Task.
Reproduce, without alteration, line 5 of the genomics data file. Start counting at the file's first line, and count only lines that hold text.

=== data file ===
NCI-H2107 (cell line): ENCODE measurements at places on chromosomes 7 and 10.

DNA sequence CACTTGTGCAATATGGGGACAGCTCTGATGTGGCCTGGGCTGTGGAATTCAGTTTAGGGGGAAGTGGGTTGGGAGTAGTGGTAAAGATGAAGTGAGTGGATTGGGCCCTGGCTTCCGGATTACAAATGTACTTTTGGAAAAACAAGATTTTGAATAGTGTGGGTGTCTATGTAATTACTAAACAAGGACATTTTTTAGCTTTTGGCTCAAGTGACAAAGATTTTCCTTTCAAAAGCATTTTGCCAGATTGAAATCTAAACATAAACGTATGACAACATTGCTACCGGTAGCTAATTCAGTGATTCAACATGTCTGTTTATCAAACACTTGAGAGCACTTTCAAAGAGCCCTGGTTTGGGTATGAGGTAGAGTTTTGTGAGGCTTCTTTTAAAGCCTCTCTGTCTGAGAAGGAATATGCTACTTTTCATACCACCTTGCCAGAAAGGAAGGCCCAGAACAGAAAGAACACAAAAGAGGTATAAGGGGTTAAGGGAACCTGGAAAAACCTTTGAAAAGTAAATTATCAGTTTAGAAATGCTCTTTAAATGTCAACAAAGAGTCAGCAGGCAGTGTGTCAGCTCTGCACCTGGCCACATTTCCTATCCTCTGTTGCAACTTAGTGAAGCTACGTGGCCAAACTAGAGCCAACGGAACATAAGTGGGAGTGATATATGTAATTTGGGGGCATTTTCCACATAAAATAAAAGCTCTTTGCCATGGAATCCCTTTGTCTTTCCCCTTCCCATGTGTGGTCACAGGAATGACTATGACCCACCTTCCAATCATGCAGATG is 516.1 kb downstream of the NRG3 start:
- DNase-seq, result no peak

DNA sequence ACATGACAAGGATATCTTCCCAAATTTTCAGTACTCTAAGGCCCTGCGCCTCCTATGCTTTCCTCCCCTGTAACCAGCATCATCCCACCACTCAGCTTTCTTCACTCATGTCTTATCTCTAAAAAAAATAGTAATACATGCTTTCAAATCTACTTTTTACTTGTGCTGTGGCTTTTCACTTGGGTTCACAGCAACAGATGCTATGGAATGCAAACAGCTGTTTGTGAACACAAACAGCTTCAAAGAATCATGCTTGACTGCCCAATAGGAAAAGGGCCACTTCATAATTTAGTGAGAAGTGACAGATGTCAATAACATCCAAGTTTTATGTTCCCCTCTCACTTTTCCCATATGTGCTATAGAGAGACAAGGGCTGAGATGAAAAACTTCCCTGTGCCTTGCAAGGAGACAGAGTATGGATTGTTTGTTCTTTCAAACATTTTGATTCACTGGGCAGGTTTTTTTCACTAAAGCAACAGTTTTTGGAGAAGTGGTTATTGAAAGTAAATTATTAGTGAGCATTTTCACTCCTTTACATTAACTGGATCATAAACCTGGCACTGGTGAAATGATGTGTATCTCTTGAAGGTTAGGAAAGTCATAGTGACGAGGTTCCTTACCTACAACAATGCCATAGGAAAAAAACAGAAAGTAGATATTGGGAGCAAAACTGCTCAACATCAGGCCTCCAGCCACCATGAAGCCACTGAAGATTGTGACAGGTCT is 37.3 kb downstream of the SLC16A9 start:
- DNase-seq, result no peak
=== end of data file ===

- DNase-seq, result no peak